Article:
At first it seems like your average passive beauty shot: The woman, dressed in a Wonder Woman costume, lies prostrate on a bed, posed as if she is sleeping.
The photo’s title, however, reveals the chilling context: “sexy Amazon chloroformed.”
The photo gallery is one of many hidden away at deviantART which reveal disturbing fantasies that playout in photoshoots and fanart: women being attacked and chloroformed, usually by unknown male assailants.
A search for the word “chloroformed” on deviantART reveals hundreds of images of women, particularly superheroes, being chloroformed or passed out after presumably having been chloroformed.
It’s a disturbing undercurrent. Sexual kinks, while forbidden, have always been readily available at deviantART. Remember the fetish around photoshopping the heads off women? But these images seem to go beyond the typical bondage kink and become out-and-out rape fantasy—particularly because of the way that the fantasy images place the viewer in the position of the assailant and would-be rapist, not the unconscious victim.
One artist, LordoftheCarry, posted a typical example of a woman in the act of getting assualted by an unknown man. When he shared the art with deviantART, one of the comments in response was deeply disturbing:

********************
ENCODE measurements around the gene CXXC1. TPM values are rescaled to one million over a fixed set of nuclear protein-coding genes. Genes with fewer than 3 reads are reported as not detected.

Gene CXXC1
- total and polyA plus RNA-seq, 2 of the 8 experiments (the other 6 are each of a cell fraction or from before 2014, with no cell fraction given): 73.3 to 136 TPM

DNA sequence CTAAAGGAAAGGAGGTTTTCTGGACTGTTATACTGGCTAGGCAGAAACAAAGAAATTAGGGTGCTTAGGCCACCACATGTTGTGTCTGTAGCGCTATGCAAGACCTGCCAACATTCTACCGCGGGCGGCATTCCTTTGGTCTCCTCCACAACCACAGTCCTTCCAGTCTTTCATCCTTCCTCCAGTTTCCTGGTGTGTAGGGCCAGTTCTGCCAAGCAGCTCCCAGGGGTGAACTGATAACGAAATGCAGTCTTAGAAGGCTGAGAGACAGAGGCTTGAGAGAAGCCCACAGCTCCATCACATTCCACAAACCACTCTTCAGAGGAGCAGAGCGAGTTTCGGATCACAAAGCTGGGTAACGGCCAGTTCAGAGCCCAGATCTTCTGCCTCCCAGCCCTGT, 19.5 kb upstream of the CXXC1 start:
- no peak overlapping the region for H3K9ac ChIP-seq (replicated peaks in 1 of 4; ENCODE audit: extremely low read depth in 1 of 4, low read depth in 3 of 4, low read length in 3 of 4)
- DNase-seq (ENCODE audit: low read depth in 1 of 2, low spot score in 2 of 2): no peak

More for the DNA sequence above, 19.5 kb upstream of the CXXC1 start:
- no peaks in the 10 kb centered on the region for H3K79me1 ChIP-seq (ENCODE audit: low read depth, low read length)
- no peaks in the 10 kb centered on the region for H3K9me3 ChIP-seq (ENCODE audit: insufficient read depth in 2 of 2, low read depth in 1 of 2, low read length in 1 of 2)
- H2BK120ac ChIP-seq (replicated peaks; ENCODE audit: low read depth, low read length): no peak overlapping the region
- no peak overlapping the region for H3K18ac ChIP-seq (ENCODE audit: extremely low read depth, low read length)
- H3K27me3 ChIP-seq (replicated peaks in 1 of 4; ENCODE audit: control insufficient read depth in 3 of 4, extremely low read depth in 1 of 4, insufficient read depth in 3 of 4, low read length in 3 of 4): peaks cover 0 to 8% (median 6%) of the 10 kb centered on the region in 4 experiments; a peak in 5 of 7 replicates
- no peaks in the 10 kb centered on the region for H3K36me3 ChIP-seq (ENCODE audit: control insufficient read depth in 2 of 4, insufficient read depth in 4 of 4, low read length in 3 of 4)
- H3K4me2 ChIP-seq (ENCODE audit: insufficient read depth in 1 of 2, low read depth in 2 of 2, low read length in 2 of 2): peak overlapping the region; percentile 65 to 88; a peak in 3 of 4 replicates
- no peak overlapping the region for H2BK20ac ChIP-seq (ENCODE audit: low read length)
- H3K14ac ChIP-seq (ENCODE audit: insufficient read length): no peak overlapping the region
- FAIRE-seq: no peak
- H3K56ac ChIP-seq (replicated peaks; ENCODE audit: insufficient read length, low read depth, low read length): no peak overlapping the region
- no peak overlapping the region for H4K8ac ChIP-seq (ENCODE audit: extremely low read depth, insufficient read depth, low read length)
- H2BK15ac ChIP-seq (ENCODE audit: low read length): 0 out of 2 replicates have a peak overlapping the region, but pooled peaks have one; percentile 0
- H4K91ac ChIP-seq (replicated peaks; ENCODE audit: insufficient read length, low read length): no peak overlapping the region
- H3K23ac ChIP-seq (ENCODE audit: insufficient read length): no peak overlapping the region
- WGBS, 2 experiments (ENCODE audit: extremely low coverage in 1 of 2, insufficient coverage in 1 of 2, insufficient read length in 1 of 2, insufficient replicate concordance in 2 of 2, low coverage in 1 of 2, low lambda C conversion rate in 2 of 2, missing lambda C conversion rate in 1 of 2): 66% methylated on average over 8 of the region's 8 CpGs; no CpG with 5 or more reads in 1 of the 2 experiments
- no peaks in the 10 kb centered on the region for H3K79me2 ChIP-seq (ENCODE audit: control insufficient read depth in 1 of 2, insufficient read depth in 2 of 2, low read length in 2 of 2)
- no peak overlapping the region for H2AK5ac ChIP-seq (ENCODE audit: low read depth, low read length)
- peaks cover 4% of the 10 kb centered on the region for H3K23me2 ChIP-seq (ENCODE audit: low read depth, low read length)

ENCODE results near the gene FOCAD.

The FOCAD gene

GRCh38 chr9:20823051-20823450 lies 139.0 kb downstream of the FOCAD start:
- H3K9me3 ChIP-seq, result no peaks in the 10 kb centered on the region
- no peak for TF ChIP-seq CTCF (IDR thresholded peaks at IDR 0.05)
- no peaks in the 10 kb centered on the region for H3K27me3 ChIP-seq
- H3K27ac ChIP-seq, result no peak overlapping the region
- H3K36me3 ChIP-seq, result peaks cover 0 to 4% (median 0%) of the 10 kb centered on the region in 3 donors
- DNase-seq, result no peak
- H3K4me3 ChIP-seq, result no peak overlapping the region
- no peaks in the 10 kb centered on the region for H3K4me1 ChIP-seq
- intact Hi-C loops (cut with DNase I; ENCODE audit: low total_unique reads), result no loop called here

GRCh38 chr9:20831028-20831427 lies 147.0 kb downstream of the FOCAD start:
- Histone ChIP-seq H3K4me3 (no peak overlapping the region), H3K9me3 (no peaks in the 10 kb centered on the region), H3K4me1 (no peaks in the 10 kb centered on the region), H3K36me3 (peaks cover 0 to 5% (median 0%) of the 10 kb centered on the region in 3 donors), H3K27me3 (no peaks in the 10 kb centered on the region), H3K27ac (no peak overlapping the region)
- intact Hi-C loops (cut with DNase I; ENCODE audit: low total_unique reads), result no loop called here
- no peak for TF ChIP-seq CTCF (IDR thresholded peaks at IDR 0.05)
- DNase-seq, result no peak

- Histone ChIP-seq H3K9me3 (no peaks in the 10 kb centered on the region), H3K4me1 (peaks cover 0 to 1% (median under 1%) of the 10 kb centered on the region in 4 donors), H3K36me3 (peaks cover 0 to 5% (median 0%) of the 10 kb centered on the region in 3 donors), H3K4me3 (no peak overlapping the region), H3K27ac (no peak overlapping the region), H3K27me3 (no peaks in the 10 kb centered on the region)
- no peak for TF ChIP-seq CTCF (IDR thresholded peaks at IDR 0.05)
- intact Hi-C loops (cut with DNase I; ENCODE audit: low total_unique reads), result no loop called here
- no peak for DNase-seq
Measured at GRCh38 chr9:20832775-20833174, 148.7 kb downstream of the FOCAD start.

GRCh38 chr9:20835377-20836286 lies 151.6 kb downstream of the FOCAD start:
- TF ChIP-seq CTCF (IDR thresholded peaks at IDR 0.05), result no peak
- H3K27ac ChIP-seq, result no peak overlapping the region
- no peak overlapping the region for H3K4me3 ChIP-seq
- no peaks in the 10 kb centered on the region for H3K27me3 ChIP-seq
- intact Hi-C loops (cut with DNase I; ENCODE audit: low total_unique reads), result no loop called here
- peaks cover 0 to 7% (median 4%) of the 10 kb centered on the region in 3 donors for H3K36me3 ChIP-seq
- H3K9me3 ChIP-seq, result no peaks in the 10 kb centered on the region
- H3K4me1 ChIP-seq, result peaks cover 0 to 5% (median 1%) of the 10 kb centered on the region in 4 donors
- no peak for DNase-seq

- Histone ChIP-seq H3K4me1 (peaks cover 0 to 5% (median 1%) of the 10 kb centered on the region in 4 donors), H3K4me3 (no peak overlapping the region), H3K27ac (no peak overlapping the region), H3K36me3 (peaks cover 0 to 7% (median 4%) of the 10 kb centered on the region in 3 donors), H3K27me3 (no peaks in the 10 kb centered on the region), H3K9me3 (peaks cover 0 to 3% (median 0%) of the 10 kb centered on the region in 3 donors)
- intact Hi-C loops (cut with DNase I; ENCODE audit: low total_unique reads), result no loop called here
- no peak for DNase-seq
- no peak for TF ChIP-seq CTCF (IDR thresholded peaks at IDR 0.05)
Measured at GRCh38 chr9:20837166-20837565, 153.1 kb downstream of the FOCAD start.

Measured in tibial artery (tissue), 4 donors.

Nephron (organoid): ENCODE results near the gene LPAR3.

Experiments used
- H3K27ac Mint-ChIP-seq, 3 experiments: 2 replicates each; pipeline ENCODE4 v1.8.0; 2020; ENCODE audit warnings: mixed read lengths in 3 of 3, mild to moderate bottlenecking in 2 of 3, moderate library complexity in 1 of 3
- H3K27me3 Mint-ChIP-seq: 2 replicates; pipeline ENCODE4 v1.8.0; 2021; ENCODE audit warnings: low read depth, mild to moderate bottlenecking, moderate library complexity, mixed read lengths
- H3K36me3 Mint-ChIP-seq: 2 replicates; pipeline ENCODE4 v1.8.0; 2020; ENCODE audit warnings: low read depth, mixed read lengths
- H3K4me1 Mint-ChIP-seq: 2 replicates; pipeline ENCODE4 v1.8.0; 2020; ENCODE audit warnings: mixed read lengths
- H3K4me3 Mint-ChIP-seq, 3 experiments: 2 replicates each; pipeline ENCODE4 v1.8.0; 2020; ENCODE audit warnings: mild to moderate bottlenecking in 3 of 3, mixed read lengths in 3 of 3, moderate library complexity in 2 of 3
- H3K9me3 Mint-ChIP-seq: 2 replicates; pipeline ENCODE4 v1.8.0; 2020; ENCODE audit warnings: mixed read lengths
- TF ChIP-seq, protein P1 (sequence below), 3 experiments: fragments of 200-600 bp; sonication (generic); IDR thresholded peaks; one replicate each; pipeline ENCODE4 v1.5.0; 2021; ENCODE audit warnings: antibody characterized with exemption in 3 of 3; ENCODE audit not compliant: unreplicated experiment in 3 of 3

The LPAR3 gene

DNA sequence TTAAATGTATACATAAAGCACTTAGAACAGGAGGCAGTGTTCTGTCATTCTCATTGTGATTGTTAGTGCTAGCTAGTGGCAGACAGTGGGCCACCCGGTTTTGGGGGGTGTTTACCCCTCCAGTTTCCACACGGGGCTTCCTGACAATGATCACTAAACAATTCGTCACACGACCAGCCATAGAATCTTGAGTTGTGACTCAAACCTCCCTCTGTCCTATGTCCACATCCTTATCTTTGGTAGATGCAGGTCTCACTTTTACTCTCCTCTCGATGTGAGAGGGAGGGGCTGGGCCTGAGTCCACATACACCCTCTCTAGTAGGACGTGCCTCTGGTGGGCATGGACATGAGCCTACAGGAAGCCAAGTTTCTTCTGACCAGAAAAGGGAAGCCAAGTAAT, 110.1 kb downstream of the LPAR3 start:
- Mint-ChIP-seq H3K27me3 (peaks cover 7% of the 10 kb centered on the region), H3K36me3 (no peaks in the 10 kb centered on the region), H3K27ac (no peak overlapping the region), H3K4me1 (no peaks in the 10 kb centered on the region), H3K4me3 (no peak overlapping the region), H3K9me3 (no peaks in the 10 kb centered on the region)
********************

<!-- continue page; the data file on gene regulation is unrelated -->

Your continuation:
plz make some blows on the heads too
LordoftheCarry’s deviantART gallery is full of images of unconscious women, some of whom appear to be in the process of getting raped. Though it would hardly be surprising to find such content on a porn site, it’s alarming to run across the images on deviantART, where the minumum age to join is 13. Even more disturbing is the realization that “chloroforming” is apparently a whole art trend glorifying sexual assault.
It’s also interesting that so much of the “chloroforming” trend done by male deviantART members is targeted towards female superheroes, as if the stronger women, the stronger the rapist fantasy of dominating and overpowering them physically.
When contacted, a representative for deviantART pointed me towards dA’s Etiquette policy, which forbids any “sexually driven” material or “obscene” postings, though it doesn’t exactly give guidelines as to what constitutes obscenity. Most of the images aren’t pornographic, in that they don’t feature women in the nude, or women engaged in sexual activity; and taken individually, many of the images wouldn’t even register alarm until you read the descriptions: After all, they only show women sleeping.
But grouped together as a whole, “chloroforming” seems like a disturbing, dangerous trend—especially for women who go to fandom spaces like deviantART to feel accepted and safe.
Illustration via deviantART